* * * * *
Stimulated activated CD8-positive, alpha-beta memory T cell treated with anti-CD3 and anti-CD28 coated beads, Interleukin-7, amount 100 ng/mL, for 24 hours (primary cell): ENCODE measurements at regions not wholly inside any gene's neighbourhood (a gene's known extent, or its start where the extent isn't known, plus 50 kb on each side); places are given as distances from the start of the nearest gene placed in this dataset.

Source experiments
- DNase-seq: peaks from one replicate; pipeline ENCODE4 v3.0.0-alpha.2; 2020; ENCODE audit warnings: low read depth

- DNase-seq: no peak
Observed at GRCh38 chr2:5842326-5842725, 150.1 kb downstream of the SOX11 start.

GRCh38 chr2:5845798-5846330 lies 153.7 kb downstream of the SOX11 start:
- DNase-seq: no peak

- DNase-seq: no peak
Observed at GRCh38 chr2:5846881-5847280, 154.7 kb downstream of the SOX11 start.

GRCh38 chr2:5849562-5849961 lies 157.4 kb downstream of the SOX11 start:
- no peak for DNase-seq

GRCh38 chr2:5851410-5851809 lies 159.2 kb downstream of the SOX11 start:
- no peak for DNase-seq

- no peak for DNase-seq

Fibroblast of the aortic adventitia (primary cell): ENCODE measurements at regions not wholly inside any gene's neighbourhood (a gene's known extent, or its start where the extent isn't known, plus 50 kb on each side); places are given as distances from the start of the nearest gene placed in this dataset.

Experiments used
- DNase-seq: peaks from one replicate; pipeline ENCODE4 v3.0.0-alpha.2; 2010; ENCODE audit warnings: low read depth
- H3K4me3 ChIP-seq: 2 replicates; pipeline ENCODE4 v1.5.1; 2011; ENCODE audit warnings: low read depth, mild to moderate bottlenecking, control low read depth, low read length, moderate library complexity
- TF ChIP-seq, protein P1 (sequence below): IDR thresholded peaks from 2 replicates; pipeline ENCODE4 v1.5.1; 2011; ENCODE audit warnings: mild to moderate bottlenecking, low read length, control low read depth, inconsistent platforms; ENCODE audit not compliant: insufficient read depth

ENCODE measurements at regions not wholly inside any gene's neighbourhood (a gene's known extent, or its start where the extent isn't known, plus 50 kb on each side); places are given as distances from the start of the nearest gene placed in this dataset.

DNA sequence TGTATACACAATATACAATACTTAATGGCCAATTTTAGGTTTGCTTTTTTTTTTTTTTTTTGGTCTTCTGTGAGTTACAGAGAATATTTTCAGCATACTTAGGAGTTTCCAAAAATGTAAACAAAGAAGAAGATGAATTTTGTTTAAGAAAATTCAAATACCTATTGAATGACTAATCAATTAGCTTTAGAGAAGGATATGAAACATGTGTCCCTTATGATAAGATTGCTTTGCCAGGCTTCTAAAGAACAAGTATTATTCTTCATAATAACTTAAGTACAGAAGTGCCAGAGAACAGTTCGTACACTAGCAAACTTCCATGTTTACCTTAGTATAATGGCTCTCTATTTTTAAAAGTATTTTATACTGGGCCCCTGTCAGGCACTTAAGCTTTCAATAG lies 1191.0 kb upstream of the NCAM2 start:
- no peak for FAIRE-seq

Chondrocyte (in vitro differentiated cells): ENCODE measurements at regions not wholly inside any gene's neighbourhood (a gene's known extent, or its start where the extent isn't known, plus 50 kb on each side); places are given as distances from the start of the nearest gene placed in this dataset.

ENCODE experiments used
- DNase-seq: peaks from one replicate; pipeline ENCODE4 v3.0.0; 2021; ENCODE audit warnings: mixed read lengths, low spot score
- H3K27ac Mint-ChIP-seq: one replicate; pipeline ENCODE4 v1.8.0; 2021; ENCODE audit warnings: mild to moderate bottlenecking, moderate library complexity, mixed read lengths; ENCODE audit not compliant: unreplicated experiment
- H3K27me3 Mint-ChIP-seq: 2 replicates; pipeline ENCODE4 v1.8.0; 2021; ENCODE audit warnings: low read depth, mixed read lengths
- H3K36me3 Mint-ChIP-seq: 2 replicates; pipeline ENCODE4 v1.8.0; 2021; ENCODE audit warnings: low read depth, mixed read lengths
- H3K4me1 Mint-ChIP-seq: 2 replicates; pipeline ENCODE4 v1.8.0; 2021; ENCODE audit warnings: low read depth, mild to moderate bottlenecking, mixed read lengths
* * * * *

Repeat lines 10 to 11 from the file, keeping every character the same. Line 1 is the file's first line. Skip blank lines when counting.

GRCh38 chr2:5849562-5849961 lies 157.4 kb downstream of the SOX11 start:
- no peak for DNase-seq